1/2 teaspoon freshly grated nutmeg
1 teaspoon fresh thyme
1/2 teaspoon fine salt
3/4 cup milk
1/2 cup pumpkin puree
1/4 cup melted butter
1/4 cup bacon fat/duck fat/or more butter
1 large egg
1 large egg white

Combine the wet and the dry ingrediants seperatly, then mix them together and wisk untill just incorperated. A few lumps is ok. Have the oven pre-heated to 350, and a well seasoned cast iron skillet on a burner set to med-high. Melt a little butter into the pan, pour the batter into the hot pan and put it right into the oven. Cook this for about 10 minutes, maybe more if you are using a small skillet. The cake should pull away from the sides of the skillet, brown up nice on the bottom, and firm up nicely.

Thursday, October 15, 2009

For dinner tonight

Tonight I'm making dinner at home. This is a bit on the special side since I usually don't cook unless I'm getting paid to....hey, does a doctor go home and do some surgery on the family just cause he's good at it? No. I've put alot of thought into things all afternoon. I finally decided on a classic, yet modernized French dish, "Poulet avec tout dans le réfrigérateur." Which roughly translates into, "chicken with everything in my refrigerator." I'll share the recipie.

Poulet avec tout dans le réfrigérateur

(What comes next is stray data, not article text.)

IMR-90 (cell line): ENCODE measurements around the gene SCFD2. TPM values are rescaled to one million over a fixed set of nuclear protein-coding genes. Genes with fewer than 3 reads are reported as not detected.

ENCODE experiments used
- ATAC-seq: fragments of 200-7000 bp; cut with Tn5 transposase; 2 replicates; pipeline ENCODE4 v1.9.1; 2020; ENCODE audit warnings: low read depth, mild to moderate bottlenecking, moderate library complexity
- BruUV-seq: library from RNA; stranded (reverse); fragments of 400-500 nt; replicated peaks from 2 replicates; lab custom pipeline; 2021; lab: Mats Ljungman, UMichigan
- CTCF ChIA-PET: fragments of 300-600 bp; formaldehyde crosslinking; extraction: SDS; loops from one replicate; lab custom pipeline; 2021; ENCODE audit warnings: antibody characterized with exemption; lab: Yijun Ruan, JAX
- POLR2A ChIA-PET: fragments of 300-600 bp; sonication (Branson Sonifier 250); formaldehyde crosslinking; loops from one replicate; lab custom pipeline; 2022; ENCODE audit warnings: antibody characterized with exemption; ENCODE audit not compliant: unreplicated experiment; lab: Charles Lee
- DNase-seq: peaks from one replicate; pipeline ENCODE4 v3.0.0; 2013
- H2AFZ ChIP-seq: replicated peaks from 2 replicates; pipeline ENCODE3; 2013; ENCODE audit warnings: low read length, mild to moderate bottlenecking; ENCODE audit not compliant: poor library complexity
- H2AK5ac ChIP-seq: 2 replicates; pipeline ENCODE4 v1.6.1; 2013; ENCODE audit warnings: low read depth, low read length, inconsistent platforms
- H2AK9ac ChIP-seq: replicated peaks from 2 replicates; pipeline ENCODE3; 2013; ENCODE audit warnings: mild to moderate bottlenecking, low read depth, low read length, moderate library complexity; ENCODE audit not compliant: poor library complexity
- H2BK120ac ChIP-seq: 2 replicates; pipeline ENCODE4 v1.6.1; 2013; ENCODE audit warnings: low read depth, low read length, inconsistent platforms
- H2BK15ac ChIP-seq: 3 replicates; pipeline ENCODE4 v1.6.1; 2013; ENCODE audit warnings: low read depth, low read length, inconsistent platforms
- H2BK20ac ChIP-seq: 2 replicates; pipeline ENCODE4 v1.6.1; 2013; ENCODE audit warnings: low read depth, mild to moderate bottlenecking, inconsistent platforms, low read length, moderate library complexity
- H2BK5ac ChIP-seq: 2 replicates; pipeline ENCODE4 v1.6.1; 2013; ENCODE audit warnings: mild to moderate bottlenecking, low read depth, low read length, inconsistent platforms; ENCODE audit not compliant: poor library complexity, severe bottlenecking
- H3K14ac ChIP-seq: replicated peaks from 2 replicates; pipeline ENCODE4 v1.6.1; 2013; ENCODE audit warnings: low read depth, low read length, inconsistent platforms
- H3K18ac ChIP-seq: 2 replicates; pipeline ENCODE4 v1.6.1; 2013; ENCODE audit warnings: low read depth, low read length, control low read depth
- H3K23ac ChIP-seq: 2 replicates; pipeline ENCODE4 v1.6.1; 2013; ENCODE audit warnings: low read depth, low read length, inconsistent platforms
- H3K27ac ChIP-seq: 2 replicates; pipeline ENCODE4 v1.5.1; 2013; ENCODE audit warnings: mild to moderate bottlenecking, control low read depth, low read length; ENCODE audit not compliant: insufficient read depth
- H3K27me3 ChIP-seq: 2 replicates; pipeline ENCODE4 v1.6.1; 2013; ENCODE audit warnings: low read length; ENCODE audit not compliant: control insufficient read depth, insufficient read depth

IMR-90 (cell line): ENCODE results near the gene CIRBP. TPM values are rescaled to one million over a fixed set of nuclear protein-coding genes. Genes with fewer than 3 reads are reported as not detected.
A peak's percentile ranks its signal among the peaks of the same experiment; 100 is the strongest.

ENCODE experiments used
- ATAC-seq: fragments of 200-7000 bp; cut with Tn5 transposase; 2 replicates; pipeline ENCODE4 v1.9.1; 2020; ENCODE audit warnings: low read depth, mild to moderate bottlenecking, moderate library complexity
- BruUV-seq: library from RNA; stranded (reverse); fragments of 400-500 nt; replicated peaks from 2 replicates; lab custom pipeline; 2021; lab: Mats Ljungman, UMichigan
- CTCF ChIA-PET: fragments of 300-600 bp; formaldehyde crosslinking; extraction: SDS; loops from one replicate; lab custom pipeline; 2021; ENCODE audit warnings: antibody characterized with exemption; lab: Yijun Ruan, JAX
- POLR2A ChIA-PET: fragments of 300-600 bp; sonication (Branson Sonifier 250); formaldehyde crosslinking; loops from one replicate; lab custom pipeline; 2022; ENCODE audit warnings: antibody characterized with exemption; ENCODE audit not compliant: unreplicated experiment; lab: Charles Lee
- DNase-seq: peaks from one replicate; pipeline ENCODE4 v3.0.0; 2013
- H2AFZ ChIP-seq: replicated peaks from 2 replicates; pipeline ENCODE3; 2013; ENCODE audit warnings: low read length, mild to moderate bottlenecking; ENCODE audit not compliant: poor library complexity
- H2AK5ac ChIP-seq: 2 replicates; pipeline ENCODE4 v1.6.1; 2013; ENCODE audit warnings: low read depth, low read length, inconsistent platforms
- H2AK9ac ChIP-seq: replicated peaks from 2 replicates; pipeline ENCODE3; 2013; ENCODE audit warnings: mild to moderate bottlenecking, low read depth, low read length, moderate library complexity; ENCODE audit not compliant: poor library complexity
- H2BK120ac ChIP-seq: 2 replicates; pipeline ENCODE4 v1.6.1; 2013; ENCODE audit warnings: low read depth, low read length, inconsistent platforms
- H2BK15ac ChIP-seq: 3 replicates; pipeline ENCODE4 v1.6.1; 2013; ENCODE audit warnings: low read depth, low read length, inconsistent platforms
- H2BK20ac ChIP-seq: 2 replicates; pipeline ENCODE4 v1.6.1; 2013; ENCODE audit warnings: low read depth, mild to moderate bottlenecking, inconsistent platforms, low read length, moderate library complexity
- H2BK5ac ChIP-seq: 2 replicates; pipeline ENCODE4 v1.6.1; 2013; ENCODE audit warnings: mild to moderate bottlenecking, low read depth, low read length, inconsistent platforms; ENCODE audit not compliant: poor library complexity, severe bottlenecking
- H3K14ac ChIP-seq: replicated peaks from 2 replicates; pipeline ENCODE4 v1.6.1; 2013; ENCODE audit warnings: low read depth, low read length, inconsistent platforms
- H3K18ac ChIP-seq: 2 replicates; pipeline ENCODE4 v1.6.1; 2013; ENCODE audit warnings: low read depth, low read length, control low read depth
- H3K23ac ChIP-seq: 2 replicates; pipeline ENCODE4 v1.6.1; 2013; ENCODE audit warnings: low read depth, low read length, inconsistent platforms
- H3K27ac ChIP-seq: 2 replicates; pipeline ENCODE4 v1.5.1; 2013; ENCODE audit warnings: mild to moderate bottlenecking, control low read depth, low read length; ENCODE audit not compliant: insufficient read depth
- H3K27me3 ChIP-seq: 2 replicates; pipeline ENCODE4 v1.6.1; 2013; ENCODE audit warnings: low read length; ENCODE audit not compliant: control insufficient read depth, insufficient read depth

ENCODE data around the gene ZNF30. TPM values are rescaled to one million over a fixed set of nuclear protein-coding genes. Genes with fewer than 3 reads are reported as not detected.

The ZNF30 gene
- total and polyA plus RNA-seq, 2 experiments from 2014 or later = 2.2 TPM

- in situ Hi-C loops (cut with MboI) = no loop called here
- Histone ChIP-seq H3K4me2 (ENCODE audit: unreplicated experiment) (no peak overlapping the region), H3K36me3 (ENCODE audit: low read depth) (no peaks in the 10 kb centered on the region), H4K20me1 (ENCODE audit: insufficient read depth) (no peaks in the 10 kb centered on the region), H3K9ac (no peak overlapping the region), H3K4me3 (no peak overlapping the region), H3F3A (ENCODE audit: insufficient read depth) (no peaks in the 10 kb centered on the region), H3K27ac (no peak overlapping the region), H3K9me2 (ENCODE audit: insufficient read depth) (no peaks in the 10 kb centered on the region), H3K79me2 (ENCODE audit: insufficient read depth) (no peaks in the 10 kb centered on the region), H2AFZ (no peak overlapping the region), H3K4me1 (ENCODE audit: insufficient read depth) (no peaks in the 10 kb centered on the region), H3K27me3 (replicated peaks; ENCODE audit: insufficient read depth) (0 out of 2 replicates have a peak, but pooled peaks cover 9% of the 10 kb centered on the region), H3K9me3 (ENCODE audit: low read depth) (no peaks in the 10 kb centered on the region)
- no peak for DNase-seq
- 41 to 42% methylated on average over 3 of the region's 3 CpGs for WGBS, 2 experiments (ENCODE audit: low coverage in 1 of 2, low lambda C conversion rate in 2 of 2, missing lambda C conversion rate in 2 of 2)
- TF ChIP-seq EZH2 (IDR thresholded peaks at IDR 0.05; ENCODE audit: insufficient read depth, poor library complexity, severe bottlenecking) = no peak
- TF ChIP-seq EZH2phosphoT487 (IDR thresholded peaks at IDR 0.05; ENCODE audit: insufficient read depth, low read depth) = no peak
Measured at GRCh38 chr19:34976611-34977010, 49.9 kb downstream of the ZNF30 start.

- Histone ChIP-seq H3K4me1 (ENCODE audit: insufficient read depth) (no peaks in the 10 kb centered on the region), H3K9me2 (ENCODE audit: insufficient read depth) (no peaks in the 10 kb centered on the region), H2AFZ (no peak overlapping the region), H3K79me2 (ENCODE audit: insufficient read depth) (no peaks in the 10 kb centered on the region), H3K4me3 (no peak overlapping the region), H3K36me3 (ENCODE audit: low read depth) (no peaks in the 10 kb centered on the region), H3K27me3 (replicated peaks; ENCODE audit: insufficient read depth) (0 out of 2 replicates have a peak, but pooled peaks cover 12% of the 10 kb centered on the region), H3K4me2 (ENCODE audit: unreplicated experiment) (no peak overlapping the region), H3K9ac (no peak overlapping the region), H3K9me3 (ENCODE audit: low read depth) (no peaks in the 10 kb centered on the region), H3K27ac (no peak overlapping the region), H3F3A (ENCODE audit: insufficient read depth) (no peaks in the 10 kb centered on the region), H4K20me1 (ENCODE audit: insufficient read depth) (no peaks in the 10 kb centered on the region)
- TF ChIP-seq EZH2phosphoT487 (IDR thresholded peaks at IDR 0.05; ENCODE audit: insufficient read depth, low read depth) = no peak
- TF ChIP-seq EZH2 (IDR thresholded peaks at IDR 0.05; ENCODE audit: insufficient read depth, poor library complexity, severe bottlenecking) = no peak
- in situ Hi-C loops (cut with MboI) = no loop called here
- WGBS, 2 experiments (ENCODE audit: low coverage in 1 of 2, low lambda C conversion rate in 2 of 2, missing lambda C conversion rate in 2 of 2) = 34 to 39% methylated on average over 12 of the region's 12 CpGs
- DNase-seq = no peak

1 part too broke to go our proper
1 part sick of fast food
1 part delivery is overpriced
2 part don't even have a job
2 cups of motivation since I've cleaned the kitchen
1/4 tsp spent all my money on bourbon
pinch of anti-social feelings

4 boneless skinless chicken breast
whaterver I find in the fridge

Stir all emotions together till hungery. Sear chicken breast in oil, mix in everything else. Bring to a boil, simmer for 5 minutes, serve hot. Don't save any leftovers.

Saturday, October 10, 2009

Polls, Polls, and more Polls

It seems like every other post is in response to a poll. I’m sorry for this. I haven’t had much to say lately due to my lack of work. Not being in a kitchen kind of leads to a lack of trials and tribulations, and if you want to read about being unemployed just open up the newspaper, so I’ll stay clear of that, trust me. I also have been getting a good number of responses to polls so instead of letting them roll for 2-3 weeks as I’ve done in the past, I’m keeping them open for just 7 days. So look for a new poll soon, and I’ll do my best to find something interesting to post. I’m pondering a personal “best of” post as well as a trip into my personal recipe books.

On a ratio of two to one those polled find cooking a good meal is more rewarding than eating out. I do like these results. Don’t get me wrong. I encourage everyone to go out to eat as much as possible. Then again there is something ultimately wholesome about a good home cooked meal. There is a lot to be said for the theatre of a restaurant; the celebrity chef in an open kitchen with a never ending pantry of unique items along with the wine list, interacting with the server, maitre de, and sommelier, the fancy table top, cloth napkins, crystal stem wares, variety of plates, and most notably the lack of any cleaning up! Sure you may pay more than three times the cost of the food, but the food is only a small part of the experience. The home cooked meal is all about good food and good company. As a chef the food is number one for me also so I completely agree that an awesome meal I cook at home for my family is much more enjoyable, on a very peaceful, Zen level opposed to a night out on the town.